Dating advice in the 1840s

The following dating advice was supplied by the Westmorland Gazette in 1841. Some 178 years later, we don’t need dating advice, do we? Because none of us would be daft enough to fall for the wrong guy for any of these reasons? 🙂

Reading this, however, does show people in the early days of Queen Victoria’s reign weren’t so very different from us today.

Reasons for marriage

1. The fear of being single.

There is supposed to be some latent and terrific evil remaining unmarried. There is the image of loneliness, reproach and pity from friends.

It is so fearful to contemplate, many women embrace the first opportunity to escape.

To prevent this calamity – for it often proves a most serious one – we would recommend: have faith and moral courage. It is better to wait years for the right person than to sacrifice yourself to the worthless.

What consolation can it be, bound to a worthless man for life, to reflect that you escaped the odious name of ‘old maid’?

 2. Marrying to gratify your friends.

The world abounds in match-makers. Some are true friends, others mere busybodies, burning for the excitement of love affairs, engagements and weddings.

Let nature or providence (not friends) direct what should be should left entirely to the feelings, judgment, and taste of the parties involved. 

3. Marrying in spite of your friends

There are those who marry to show their independence of advisers. This is a dangerous error.

Advised to marry a particular gentleman, they set themselves against him. Or blind to those faults which every one else discovers and warns them against, they resolve to commit their destiny to an unsuitable man.

4. Marrying to obtain a home.

These women desire establishment. Like the emigrant, who leaves his native land for the doubtful advantages of a foreign clime, they imagine it will release them from toil, and crown them with plenty. 

5. Marrying for fortune

Some change their liberty for fortune – and when they have counted their money and their sorrows together, how willingly would they buy, with the loss of all that money, sweet nature to their spouse?

How many parents, in this civilised land, sell their daughters? For it is, after all, a bargain and sale. Marry for riches alone, and you will be a neglected, unhappy wife, as sure as gold is not kindness.

6. Marrying for looks

Woman is sometimes led captive by a fair face and elegant exterior. If she gives her hand on looks alone, she is victim to folly. It is an ill band of affections to tie two hearts together if they can love only until illness, or child-bearing, or care, or time, or anything that can destroy a pretty flower.

7. Falling for flattery

The human heart is never more exposed to the poison of this insiduous foe, than in the affairs of love. A lady is praised to excess, her vanity soothed, and her mind is so darkened that she sees no bad motive whatever, and no blemish in the flatterer. 

8. Falling for a hero

Some female minds are charmed by the exploits of personal bravery. Woman needs a protector; but it is not a protector with merely military prowess, nor is the capability to protect her the only required virtue. It is the kind, intelligent, and pious companion, not the hero of the battlefield, who must secure to her the invaluable felicities of wedded life.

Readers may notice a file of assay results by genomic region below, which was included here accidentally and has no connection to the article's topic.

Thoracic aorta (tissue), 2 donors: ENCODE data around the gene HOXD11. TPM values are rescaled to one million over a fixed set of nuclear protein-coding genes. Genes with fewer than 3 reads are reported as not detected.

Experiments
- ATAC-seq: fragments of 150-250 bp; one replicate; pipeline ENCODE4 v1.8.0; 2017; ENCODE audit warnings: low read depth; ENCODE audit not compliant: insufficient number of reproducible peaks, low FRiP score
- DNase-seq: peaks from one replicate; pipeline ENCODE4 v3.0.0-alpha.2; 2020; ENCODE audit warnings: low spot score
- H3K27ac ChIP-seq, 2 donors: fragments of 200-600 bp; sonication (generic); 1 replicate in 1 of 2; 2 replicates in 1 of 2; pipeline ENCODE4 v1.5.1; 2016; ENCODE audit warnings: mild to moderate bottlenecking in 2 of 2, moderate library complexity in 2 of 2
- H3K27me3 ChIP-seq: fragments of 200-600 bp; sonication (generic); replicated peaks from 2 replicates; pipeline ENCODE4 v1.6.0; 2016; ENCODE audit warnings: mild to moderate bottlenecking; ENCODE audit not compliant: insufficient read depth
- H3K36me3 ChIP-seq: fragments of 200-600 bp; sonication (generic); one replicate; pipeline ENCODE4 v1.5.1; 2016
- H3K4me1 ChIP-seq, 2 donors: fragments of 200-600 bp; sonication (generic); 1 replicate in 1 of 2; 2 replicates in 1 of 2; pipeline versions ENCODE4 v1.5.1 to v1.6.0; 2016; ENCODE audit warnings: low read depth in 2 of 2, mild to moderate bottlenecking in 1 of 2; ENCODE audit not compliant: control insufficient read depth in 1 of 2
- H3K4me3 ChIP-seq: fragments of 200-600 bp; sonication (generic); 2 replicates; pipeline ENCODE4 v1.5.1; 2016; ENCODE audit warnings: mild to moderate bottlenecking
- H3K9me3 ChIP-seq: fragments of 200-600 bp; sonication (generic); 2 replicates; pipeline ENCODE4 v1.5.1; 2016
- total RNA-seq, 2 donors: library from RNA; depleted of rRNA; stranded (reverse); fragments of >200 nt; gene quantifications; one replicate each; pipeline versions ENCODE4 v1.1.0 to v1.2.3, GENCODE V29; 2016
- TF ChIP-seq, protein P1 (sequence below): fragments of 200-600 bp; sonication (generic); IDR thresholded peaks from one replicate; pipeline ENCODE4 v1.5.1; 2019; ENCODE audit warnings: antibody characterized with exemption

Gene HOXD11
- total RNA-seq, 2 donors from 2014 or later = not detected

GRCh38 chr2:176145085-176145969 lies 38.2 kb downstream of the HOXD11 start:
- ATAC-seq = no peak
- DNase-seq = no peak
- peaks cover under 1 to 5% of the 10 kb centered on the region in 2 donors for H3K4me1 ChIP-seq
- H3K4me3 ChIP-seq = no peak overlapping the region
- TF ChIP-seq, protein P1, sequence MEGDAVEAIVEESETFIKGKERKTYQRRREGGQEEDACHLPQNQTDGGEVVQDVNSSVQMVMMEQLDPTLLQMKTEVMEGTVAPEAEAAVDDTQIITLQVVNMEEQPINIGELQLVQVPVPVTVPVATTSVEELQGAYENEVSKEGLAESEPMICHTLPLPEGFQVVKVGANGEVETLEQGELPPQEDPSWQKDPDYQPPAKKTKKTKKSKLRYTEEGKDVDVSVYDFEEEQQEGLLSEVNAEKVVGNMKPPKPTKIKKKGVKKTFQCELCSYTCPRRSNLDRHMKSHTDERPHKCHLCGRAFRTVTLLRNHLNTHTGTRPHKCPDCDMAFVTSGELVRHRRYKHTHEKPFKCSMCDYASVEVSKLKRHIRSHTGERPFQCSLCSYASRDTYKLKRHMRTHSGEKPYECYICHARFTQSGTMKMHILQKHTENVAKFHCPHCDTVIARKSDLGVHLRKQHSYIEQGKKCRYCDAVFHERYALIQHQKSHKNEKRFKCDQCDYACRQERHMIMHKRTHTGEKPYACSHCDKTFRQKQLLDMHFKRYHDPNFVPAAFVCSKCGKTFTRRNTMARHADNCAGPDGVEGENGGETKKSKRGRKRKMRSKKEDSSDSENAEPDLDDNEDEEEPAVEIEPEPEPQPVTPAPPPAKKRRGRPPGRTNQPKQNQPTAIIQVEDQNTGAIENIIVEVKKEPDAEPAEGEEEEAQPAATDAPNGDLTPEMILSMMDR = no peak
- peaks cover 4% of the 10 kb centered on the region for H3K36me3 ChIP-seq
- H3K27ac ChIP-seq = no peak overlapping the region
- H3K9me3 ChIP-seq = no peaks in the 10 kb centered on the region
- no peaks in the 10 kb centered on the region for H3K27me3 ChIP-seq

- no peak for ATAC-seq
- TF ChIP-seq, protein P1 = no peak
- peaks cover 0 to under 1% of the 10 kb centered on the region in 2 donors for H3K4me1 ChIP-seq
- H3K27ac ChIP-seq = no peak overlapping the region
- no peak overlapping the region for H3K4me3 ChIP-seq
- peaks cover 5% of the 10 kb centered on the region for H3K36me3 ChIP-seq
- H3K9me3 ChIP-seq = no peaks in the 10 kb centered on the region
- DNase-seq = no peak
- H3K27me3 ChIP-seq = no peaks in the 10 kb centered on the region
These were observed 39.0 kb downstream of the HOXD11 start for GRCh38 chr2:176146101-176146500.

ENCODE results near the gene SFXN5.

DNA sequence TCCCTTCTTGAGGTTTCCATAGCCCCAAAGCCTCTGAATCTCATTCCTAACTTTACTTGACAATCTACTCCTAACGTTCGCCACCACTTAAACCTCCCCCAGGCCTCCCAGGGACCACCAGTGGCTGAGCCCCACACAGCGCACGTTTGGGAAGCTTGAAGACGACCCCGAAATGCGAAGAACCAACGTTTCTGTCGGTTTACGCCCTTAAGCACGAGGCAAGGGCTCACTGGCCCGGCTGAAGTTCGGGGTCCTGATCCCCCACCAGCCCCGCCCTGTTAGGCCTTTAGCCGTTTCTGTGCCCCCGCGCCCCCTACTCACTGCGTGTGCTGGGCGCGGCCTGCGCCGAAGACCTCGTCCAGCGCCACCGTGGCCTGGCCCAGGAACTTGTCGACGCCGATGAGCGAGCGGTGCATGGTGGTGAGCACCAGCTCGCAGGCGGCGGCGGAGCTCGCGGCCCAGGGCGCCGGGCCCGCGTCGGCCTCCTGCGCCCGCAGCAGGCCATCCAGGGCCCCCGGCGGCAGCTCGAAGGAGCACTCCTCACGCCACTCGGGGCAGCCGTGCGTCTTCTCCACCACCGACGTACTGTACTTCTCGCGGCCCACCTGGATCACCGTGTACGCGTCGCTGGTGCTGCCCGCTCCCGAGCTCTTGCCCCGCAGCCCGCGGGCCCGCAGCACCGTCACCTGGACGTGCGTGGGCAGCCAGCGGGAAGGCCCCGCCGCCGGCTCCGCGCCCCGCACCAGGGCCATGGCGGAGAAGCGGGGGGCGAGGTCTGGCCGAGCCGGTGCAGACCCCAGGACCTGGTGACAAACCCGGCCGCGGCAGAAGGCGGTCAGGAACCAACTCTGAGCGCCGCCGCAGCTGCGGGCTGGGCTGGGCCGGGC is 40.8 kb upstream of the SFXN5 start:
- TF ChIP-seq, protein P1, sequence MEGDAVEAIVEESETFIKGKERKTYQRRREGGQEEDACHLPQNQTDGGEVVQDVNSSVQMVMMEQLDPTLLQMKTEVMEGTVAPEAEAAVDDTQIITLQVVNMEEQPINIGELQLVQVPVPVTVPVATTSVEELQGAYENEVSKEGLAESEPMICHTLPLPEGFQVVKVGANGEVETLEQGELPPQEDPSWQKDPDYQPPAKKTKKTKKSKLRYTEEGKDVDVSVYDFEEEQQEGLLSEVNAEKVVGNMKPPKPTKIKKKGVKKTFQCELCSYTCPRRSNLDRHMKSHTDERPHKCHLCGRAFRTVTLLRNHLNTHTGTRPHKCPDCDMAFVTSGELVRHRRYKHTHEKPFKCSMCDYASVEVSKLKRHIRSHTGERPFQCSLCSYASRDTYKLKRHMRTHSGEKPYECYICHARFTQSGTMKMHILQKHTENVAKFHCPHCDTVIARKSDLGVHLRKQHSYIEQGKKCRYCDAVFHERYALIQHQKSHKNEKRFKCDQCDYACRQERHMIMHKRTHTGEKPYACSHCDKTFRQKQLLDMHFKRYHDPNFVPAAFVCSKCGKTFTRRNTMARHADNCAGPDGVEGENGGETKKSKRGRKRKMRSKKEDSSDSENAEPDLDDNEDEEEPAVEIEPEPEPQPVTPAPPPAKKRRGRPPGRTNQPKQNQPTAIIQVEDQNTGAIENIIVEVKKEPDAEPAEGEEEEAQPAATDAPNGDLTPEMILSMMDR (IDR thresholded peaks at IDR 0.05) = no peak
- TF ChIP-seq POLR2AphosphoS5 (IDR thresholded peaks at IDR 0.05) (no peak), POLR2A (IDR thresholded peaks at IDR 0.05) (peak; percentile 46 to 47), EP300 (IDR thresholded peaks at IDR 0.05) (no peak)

9. The boy next door

Many matches are made solely through the accidental proximity of the parties.

The Gazette article doesn’t offer any dating advice – just observes that many matches are made simply because the two parties are thrown together a lot by circumstance.

10. The Good Match

The Gazette’s dating advice on this one is a bit longer.

A young woman is often induced to marry for the sake of the man’s family connections. They have a high standing in society due to wealth, or their name and title and ancestry.

The girl is encouraged to receive the addresses of one who is deficient in almost every quality requisite in a good husband, merely because he is ‘a great man.’

If the parents can even a little advance their daughter, the poor child must be a living sacrifice.

Why should so many consent to marry objects of their aversion, even their disgust, for the sake of a name? 

11. The desire to rule

Some women marry to escape the toils and cares of life. They picture the felicity of having one constantly devoted to the supply of their wants, and waiting to gratify their every wish. But respect has to be earned. 

Marriage brings, where hearts are wedded as well as hands, joys and supports far more than sufficient to lighten its burdens. But its burden let none think to shun.

12. Leopards don’t change their spots

Instances are not wanting in which woman has given herself to a vicious companion, in the belief she could reform him. The stage has often produced dramas in which the hero, after a long course of conduct utterly inconsistent with matrimonial happiness, has suddenly converted to the ways of virtue. 

But in real life, instantaneous changes, on the eve of marriage, are usually for the sake of appearances, and endure only so long as policy requires.

13. Emotional blackmail

Some females have consented to bestow their hand, without a gift of the heart, upon one who importuned them by ceaseless addresses. 

The sentiment of compassion has a large share in some cases. A suitor relates his troubles again and again; his happiness will be for ever blighted; he shall even sicken and die, if rejected. Benevolence deserves commendation, but he will probably get over it if you refuse him. Giving in to him must lead to a lifetime of aversion. 

The above dating advice was taken from two articles, which stretched to several thousand words of ‘slabby’ text. I have broken it down, cut it down, and give it 13 sub-headings. But the heart of it is as written by the anonymous author all those years ago.
You can read some 1840s advice on how to avoid becoming an old maid here.